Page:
Monday, July 16, 2012

Venus Transit

What’s Wrong With This Picture? 
On June 5, 2012, there was a rare solar event, a Venus transit following the Sunday May 20, 2012, annular Solar Eclipse.
A few evenings before the event, as I went out for a late night meal I noticed a man in the park. I didn’t give it much concern; it’s a popular place after the heat of the day. When I returned, I noticed the same vehicle at the curb. Only then could I make out that the man was an astronomer and had a telescope aimed at the heavens.
Chris Cole of Raleigh, North Carolina, took the above photograph. I present it exactly as he provided it, after he sharpened and color corrected it in Photoshop.
He traveled to Albuquerque in his Honda Civic to observe and record the six-hour transit of Venus.
While the earlier annular solar eclipse brought about a hundred viewers to the park, only a dozen or so people, most of them taking their daily walks, approached Coles’ telescope equipment out of curiosity.
Cole patiently explained the nature of Venus crossing the Sun and welcomed people to look at the cameras screen’s image through the telescope.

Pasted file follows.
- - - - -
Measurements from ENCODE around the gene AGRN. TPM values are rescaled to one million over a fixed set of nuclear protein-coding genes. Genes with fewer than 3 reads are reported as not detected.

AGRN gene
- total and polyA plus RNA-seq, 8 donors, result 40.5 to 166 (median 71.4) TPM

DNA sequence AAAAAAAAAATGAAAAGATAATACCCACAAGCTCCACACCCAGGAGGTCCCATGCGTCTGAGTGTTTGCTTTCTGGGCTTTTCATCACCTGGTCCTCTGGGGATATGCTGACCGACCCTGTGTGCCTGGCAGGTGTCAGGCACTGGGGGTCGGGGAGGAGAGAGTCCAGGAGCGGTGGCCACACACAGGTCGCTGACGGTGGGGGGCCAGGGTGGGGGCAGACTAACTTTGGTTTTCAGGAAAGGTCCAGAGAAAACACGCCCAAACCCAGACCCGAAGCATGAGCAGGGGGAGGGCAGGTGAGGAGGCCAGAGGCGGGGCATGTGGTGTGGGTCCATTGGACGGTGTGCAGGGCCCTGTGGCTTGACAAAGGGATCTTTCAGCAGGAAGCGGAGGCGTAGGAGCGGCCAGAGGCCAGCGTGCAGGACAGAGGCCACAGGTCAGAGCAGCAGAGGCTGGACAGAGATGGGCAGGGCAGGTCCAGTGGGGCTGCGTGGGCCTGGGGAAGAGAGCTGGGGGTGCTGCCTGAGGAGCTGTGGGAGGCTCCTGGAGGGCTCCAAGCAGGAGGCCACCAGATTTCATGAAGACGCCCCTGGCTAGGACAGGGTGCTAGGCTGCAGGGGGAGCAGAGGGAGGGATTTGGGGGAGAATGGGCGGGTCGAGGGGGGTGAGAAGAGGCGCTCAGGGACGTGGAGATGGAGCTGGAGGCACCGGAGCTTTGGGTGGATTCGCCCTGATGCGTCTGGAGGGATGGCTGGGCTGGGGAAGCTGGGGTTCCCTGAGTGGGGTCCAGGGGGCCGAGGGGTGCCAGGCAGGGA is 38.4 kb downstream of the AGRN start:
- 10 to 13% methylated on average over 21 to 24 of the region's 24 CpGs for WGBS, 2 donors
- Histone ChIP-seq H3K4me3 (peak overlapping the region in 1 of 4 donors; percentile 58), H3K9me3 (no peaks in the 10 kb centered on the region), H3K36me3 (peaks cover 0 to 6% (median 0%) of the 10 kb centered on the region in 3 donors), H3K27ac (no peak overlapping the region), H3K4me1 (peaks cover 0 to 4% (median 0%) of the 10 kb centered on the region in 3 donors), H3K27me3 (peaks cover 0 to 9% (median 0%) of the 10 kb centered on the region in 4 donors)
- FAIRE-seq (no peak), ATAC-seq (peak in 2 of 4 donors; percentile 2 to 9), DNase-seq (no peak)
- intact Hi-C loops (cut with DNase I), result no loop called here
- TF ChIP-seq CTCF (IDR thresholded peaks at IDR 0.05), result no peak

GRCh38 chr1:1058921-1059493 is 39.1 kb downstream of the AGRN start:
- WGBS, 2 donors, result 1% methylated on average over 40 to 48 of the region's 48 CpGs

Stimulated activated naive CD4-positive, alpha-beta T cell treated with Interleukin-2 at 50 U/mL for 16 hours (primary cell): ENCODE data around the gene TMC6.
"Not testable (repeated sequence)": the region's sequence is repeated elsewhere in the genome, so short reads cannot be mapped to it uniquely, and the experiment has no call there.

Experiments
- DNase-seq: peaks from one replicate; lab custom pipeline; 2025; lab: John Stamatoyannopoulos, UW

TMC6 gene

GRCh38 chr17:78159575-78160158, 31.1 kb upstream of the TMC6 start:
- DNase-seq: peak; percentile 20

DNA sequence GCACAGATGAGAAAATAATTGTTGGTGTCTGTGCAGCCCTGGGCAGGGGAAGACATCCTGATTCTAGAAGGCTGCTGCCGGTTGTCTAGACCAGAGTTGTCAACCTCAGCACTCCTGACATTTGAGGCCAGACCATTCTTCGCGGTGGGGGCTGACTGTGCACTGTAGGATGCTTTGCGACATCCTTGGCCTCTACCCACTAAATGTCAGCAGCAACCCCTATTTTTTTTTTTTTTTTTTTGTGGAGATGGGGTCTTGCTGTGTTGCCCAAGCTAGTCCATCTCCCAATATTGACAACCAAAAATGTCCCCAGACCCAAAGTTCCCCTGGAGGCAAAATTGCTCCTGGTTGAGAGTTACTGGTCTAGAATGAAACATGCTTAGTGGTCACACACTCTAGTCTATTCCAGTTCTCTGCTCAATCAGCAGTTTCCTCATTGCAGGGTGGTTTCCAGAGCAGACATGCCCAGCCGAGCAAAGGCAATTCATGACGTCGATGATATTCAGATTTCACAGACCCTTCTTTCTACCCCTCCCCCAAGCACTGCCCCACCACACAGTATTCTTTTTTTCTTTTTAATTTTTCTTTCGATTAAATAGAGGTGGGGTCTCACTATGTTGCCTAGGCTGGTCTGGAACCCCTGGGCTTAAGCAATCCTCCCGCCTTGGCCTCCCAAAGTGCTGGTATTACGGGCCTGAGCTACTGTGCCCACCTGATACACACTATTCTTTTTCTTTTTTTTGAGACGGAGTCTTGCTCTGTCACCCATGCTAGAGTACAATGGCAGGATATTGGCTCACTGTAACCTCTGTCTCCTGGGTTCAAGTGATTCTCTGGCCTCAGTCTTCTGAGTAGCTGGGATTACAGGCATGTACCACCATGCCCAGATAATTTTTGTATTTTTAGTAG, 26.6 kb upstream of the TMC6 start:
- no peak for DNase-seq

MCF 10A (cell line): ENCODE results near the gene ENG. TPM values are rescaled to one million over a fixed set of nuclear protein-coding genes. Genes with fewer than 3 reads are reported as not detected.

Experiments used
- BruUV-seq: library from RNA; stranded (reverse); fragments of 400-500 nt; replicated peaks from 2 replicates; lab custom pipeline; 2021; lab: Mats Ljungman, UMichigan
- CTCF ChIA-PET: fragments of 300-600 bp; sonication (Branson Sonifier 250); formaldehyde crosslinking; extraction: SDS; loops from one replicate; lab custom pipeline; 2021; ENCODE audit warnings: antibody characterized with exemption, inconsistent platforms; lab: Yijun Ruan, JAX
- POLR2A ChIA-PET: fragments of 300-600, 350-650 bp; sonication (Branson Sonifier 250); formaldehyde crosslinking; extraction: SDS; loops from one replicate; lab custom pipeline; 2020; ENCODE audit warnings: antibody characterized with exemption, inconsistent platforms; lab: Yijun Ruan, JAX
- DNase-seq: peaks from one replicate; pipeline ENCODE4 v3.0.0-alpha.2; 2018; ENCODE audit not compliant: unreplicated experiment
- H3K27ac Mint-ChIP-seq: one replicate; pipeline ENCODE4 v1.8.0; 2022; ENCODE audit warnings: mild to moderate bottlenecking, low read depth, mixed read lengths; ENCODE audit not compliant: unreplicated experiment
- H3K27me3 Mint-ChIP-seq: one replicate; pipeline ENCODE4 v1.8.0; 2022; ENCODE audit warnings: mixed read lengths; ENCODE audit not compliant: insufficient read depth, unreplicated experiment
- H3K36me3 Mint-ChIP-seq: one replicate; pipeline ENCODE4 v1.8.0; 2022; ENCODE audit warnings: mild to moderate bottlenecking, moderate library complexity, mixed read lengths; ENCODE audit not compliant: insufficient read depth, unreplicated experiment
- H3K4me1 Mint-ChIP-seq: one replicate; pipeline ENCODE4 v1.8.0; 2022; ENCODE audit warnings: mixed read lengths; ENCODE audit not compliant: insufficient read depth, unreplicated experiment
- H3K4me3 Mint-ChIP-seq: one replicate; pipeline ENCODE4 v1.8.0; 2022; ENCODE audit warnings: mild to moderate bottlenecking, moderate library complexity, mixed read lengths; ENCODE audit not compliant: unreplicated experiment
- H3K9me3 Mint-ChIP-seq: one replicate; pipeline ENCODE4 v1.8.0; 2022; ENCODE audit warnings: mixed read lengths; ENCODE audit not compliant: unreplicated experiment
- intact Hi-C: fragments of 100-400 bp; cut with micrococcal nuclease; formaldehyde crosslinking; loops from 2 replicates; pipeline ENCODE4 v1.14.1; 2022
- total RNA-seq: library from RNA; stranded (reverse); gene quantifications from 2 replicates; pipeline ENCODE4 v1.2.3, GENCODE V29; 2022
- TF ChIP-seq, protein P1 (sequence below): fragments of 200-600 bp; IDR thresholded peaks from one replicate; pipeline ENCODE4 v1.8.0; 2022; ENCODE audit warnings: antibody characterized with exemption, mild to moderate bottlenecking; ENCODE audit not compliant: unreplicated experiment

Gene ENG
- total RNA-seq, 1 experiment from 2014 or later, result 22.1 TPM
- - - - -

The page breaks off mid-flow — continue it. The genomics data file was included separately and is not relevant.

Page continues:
My neighbor, Vanessa and her daughter Eleanor came to the park with their solar eclipse viewing sunglasses, left over from the earlier event.
Eleanor offered to share her sunglasses with a passer by, who was walking his dog, so he could have a good look.
Cole, using a specially modified Canon EOS Rebel digital T3i camera automatically made an exposure every five seconds. He had to continuously adjust the telescope to follow the movement of the sun.
Cole produced a documentary, Venus Transit 2012: My fill of ambrosia
So what’s wrong with this picture?
For all the people he thanked and telescope equipment he praised, he left his biggest thanks to the weather.
However, what he thought was an exceptionally clear sky was not, due to numerous wildfires raging through out the state, the skies, were noticeably filled with smoke. Cole just didn’t know the difference.